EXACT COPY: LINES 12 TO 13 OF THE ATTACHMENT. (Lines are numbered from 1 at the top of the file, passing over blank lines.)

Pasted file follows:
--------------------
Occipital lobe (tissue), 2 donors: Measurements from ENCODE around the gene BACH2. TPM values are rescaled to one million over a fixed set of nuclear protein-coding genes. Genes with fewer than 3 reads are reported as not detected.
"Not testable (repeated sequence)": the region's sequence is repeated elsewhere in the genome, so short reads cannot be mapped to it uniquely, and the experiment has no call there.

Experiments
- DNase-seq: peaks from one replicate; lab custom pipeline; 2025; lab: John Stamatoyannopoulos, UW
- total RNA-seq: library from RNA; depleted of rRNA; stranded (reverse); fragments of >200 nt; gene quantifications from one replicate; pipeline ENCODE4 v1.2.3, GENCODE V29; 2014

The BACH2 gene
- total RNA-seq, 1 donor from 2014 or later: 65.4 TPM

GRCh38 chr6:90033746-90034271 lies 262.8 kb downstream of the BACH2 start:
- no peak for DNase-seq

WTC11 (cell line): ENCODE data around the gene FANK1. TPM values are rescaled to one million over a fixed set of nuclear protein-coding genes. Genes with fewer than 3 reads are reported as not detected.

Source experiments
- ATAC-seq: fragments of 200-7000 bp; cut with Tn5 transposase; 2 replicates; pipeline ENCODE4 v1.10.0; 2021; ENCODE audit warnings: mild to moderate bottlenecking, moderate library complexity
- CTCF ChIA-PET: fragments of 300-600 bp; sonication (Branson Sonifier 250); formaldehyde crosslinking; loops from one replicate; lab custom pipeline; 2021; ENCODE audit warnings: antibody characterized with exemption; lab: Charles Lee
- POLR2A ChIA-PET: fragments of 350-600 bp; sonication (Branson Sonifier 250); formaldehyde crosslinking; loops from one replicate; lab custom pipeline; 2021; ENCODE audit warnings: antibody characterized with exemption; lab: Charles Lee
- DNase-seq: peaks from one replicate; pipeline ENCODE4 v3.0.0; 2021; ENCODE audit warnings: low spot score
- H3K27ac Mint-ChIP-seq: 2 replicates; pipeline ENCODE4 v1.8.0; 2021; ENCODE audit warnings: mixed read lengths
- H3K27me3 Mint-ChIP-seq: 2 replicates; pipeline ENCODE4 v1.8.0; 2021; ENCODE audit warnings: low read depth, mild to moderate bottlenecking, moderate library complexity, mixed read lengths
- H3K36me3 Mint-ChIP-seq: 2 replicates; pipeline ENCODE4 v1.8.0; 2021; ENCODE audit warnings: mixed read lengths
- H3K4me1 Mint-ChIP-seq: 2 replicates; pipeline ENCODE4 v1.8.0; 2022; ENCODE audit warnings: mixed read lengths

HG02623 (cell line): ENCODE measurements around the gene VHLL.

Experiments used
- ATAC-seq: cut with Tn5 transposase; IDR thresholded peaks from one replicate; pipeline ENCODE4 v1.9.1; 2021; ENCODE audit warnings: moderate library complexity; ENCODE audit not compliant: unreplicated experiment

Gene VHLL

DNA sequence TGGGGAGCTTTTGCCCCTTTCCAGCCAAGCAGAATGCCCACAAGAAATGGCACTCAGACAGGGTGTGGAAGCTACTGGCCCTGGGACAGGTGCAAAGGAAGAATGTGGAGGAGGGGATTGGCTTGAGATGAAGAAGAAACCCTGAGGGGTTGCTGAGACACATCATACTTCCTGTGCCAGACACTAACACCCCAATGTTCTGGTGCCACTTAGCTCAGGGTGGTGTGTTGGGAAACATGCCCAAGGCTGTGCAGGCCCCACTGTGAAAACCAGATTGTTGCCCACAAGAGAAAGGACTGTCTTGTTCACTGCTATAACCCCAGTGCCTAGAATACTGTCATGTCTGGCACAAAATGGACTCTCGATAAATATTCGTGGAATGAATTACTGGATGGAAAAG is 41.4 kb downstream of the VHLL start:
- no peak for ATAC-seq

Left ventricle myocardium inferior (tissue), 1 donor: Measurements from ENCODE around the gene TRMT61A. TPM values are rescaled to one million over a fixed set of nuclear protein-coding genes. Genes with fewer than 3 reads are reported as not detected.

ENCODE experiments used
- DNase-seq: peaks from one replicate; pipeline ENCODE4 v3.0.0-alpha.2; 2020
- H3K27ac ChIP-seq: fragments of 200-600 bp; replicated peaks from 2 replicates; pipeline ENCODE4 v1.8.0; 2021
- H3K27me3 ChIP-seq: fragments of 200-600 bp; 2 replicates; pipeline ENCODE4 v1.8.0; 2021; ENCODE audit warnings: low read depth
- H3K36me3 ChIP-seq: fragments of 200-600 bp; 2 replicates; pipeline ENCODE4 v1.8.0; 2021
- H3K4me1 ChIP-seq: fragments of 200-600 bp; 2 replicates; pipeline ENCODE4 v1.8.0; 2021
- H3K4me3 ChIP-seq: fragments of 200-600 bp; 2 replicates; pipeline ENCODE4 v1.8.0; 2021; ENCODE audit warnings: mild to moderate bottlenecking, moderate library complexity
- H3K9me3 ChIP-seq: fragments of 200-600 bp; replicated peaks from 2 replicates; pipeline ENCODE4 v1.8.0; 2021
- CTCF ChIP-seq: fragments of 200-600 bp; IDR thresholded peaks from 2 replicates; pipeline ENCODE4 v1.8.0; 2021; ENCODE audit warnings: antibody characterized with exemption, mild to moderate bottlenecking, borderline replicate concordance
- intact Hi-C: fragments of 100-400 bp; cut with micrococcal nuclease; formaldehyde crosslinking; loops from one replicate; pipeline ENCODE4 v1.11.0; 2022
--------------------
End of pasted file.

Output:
- ATAC-seq: fragments of 200-7000 bp; cut with Tn5 transposase; 2 replicates; pipeline ENCODE4 v1.10.0; 2021; ENCODE audit warnings: mild to moderate bottlenecking, moderate library complexity
- CTCF ChIA-PET: fragments of 300-600 bp; sonication (Branson Sonifier 250); formaldehyde crosslinking; loops from one replicate; lab custom pipeline; 2021; ENCODE audit warnings: antibody characterized with exemption; lab: Charles Lee